You could drop all kinds of stats trying to size up Kenny Chesney's Trip Around the Sun Tour, which launched its 2018 run at Tampa's Raymond James Stadium Saturday night.
There's the end zone-swallowing stage, 180 tons thick and half a skyscraper high. There were the 55,292 fans who essentially sold the place out, and the crew in the hundreds it took to make the whole train go.
But Chesney himself might just direct your eyes to the north end of the stadium, where he had the Buccaneers' pirate ship draped in a sail-sized skull-and-bones flag tatted with the words NO SHOES NATION.
Yep: For his first Tampa show in five years, the country superstar commandeered one of the city's iconic structures and branded it in his own image, like everything else in his increasingly Buffett-like empire.
"Five years is too long to stay away from Tampa Bay, and for that, I apologize," Chesney told the masses. "But, if all you people let me tonight — let me and my band and my road family — we're gonna take you by the hand, and we're gonna make love to you all night! And I promise we will make up for all five years we did not come here!"
It was personal for Chesney, kicking this tour off in Florida. Ever since Hurricane Irma ripped through his beloved Keys and Virgin Islands last fall, he's been an active advocate for relief and recovery. He spent most of the week here rehearsing, and was rewarded with his largest audience ever at RayJay.
Rare are performers like Chesney who can handle such crowds with such ease. As newcomer Brandon Lay put it shortly after his opening set: "It's a different sport from the small clubs and honky-tonks that you cut your teeth in."
But this enormity is essential to Chesney, as easy as flexing a well-tanned bicep. From opener Beer In Mexico to burn-it-down, blast-it-out closer She Thinks My Tractor's Sexy, Chesney was all kinds of charged up, twitching and leaping and blowing huge kisses to the crowd, his perspiration glistening in the stadium spotlights.
There was something rather Jaggery about his exaggerated gestures, the way he stomped and preened on No Shoes, No Shirt, No Problem, and pursed his pouty pucker on Young. None of his classic chestnuts — How Forever Feels, let’s say —saw him any less engaged with the audience than his new stuff. He was as hyperactive on his 19th song, Setting the World On Fire, as he was on the first, keeping the bro- and blonde-packed pit clinking their cups and chugging the night away.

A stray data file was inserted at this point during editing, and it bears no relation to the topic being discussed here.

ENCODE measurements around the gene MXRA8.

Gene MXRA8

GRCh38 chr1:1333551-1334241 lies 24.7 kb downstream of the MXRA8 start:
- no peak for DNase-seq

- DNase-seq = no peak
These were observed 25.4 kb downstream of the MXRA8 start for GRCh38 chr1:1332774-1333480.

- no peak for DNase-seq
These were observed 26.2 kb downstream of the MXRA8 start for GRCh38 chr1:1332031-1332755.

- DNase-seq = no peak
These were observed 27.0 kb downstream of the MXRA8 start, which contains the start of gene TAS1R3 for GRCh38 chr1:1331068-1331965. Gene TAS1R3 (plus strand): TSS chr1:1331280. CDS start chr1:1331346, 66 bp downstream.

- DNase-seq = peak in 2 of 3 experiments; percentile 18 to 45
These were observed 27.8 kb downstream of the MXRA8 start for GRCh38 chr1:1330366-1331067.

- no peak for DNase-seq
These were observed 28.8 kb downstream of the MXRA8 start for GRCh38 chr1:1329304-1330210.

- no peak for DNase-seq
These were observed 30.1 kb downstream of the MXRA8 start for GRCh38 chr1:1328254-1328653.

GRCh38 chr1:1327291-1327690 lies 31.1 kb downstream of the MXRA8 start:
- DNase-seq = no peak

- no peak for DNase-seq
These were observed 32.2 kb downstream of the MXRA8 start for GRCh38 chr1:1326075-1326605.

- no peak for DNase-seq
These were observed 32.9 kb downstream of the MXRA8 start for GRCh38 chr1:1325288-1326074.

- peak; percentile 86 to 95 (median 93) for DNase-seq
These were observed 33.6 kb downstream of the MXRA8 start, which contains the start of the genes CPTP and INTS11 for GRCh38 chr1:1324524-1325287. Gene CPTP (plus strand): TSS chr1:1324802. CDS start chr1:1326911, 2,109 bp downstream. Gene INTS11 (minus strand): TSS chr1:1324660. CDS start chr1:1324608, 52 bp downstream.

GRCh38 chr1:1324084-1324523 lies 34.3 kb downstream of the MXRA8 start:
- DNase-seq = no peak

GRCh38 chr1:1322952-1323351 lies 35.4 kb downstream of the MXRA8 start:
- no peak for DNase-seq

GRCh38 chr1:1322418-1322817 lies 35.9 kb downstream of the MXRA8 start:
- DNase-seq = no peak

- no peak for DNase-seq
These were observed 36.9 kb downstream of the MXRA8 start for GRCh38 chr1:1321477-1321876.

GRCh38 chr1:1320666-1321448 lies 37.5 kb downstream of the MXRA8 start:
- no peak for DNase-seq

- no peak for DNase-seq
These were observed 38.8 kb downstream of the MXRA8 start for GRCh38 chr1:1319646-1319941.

Is there depth to these waters? A little, yeah. Old Blue Chair was a simple and heartfelt folk song; American Kids, a snappy slice of gypsy coffeehouse pop. And while Chesney said nothing political, he alluded to our troubled times in new song Get Along and 2016's Noise, the accompanying video to which flickered blink-and-you-miss-'em flashes of Trump, Obama, active shooter reports and people tearing at a Confederate flag. A video like that won't solve the world's problems, but hey, that last shot of a surfer at sunset sure looked pretty, didn't it?
This being the tour opener, it didn’t all go perfectly. Chesney flubbed the lyrics to All the Pretty Girls and Big Star, and forgot his bassist during band introductions. Opening-night jitters and such, you know.
But the rest of the lineup went about as smooth as planned. Newcomer Lay closed his first-ever stadium set with a sweeping snippet of U2's appropriately anthemic Where the Streets Have No Name. Middlemen Old Dominion, the ACMs' freshly minted Group of the Year, cranked up the volume, too, with boulder-crushing guitars reverberating to the back of the bowl on Wrong Turns and Can't Get You, yielding to more sunsetty sensations on Written in the Sand and Nowhere Fast.
Chesney’s second-in-command on Saturday was nascent A-lister Thomas Rhett, a human golden retriever who could charm a possum off Puppy Chow. Breaking away from his own sold-out arena tour for this gig, Rhett came out clapping and wiggling to T-Shirt in a crowd-pleasing Bucs tee and matching red kicks, a look befitting the 20-something chart-topper he is.
Rhett infused Renegades and Craving You with hot shots of ’80s power pop and funk, and It Goes Like This with a little ugly-bumpin’ bass. With a live sax behind him, Make Me Wanna sounded like a crisper version of the blue-eyed soul Justin Timberlake ought to be making — as did Crash and Burn, which actually wove in a bit of J.T.’s Suit and Tie. Rhett sang Happy Birthday to a Sweet Sixteener down front, snapped selfies on the stadium floor during Vacation, and had the whole house singing along to crossover hits Marry Me and Die a Happy Man.
"This is like every artist's dream," Rhett said. "You are the dream crowd."
Sentiments shared by the sleeveless king of No Shoes Nation. All week, Chesney said, he's been taking the pulse of the city hand-picked to host his rehearsals, up to and including a spin through the tailgate lot Saturday afternoon.
"Your passion, your energy, your love for the music inspires me like there's no tomorrow," he said. "We've been here since Tuesday, rehearsing, and I got asked every day, 'Why Tampa?' And all you've gotta do is listen to this. This is why, Tampa!"
There was no point measuring the roar that followed. Let's just say that like everything Chesney does, it was big. Much bigger than anyone else.
— Jay Cridlin